Frustrated and confused
Published 10:20 pm Saturday, June 4, 2011
Disabled veterans navigate tax-break minefield
Randy Bryant was excited when he learned he could receive a break on his real estate tax bill because of his military service-related disability.
Bryant was in the U.S. Army for 14 years and was deployed to Panama and Operation Desert Storm, among other places. His service-related disability now makes him unemployable, so he lives within his means.
“Me and my family are struggling,” said Bryant, who lives in the Lake Prince area. “Every little bit of relief that I can get helps.”
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A new state law, which voters endorsed overwhelmingly at the polls in November, requires localities to exempt real estate taxes for veterans and surviving spouses on a primary residence and up to 10 acres on the same property. Only veterans who have a 100 percent service-connected, permanent and total disability qualify.
Bryant’s excitement about the new law was short-lived. He soon found out that he is ineligible for the tax relief.
It’s a problem that several veterans in Suffolk have encountered, but it’s not unique to the city. Localities all over the state are having to inform veterans that they are ineligible because they’re not disabled enough, according to the U.S. Department of Veterans Affairs.
Many veterans, like Bryant, are receiving a 100-percent disability payment, because they are considered unemployable; however, their disability is not rated as 100 percent service-connected.
For example, Bryant’s disability, which he didn’t want revealed, is considered 70 percent service-connected. However, because he is unemployable, he receives the same benefits as if it were 100 percent service-connected.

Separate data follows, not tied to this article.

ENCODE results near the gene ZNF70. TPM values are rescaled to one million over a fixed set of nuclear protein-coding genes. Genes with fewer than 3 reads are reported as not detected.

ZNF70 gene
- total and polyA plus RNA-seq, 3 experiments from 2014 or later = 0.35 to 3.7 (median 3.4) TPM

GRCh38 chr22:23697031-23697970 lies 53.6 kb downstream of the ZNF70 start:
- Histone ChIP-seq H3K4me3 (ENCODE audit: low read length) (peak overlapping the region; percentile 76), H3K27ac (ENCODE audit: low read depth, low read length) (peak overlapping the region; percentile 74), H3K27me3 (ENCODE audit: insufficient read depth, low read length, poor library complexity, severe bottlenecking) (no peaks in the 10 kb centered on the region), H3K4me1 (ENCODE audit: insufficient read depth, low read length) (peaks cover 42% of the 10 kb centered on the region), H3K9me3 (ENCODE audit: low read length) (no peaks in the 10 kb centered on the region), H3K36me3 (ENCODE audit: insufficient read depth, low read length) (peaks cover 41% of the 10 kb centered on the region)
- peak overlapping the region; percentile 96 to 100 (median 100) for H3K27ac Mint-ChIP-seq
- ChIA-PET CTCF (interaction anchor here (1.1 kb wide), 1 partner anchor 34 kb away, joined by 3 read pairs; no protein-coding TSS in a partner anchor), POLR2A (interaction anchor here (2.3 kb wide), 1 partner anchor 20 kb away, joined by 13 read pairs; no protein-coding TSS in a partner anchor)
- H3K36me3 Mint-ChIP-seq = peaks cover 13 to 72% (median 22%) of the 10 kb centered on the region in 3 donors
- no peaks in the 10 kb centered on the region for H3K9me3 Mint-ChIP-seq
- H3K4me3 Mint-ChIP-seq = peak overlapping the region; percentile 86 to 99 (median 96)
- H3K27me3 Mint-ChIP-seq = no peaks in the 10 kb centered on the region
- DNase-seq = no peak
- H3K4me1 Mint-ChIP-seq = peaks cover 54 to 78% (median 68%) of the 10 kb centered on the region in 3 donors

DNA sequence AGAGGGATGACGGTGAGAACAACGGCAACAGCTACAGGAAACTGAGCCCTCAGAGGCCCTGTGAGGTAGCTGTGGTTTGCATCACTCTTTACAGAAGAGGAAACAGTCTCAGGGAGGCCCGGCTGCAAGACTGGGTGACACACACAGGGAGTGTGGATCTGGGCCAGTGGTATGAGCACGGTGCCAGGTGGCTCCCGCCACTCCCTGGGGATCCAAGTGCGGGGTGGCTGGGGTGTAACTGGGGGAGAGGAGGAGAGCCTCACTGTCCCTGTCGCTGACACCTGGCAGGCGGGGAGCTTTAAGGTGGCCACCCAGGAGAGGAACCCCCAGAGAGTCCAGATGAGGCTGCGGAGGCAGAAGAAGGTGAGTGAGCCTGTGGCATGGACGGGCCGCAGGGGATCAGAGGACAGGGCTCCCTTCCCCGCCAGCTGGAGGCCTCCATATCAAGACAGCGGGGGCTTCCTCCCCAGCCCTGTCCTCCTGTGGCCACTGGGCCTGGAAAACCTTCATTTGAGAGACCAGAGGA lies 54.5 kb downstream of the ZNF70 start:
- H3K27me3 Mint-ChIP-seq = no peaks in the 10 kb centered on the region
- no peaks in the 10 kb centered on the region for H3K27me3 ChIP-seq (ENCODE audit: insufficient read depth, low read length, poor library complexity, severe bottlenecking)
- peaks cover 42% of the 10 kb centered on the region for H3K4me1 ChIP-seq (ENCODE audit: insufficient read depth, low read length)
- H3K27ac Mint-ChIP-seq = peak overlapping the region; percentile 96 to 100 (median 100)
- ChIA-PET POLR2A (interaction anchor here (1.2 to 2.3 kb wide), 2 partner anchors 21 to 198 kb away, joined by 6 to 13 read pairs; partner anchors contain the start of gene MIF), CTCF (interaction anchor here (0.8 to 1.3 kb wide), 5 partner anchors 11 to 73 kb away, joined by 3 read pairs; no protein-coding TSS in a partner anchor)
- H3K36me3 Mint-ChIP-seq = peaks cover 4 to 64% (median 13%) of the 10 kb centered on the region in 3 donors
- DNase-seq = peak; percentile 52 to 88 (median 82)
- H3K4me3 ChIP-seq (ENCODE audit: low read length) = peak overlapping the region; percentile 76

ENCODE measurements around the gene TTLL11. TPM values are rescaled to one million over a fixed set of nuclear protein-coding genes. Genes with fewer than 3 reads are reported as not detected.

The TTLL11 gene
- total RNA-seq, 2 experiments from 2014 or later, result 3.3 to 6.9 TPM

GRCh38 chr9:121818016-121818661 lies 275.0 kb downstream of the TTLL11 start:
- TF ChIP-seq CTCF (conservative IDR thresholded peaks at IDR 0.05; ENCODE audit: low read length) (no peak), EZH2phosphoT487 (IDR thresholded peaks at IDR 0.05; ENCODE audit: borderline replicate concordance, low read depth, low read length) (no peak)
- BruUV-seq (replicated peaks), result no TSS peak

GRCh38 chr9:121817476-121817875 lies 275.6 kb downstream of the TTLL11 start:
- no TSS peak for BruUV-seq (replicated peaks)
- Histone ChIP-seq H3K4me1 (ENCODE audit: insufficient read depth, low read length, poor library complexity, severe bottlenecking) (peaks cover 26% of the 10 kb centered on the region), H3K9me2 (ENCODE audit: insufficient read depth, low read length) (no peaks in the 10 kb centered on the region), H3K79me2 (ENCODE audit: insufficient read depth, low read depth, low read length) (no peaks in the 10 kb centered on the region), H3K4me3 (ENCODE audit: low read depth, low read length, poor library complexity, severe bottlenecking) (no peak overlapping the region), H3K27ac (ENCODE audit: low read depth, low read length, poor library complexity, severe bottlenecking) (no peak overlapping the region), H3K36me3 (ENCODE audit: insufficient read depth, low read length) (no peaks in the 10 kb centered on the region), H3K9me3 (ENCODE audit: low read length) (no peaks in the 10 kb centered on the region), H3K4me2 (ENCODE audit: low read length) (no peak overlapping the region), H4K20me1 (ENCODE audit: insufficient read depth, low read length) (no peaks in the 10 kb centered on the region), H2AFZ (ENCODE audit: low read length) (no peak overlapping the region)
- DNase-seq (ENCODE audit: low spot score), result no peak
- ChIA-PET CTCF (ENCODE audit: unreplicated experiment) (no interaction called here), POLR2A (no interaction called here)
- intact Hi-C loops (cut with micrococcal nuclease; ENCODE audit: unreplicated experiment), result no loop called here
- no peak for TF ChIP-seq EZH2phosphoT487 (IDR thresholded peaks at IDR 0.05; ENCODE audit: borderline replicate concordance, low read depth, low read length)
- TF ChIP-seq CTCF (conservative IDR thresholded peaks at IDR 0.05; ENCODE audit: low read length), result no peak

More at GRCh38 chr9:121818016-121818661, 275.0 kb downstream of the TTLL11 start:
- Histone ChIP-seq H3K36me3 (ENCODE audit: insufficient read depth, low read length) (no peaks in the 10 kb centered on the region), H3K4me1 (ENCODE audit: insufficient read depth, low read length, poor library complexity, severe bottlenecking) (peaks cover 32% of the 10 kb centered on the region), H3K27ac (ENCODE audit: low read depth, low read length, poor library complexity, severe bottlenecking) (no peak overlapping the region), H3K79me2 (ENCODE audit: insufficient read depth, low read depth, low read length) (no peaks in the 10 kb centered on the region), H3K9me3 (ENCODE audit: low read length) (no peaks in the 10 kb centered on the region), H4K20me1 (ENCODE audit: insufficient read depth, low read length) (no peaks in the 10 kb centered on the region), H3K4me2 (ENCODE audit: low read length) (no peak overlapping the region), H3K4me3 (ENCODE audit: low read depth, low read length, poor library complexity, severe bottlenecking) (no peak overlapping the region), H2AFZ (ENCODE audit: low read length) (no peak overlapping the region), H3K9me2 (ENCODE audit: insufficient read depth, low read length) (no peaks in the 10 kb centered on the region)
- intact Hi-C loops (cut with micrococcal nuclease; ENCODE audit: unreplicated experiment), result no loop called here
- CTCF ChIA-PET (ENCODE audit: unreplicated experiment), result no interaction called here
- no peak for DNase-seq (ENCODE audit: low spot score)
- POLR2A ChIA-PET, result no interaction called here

“The legislation is worded in such a way that just because you receive 100 percent benefits, doesn’t mean you qualify,” he said.
In Suffolk, 62 veterans had applied for the tax relief as of last week, and 36 had been approved. For those who qualify, the exemption will first be reflected on their December 2011 tax bill.
But for those who don’t qualify, they still have to pay the full amount. That’s frustrating to veterans like Bryant, who haven’t seen an increase in their disability compensation in three years.
“I don’t believe the full intention of the bill is being applied,” he said.
According to a letter from City Manager Selena Cuffee-Glenn to City Council members, the Virginia Commissioner of Revenue Association has submitted a request to the state Attorney General for a legal opinion on the matter.
For now, Bryant said, he’ll have to keep paying taxes from his disability payments.
“I’m unable to go out here and get a job,” he said. “I have to live on the disability that the Veterans Administration grants me.”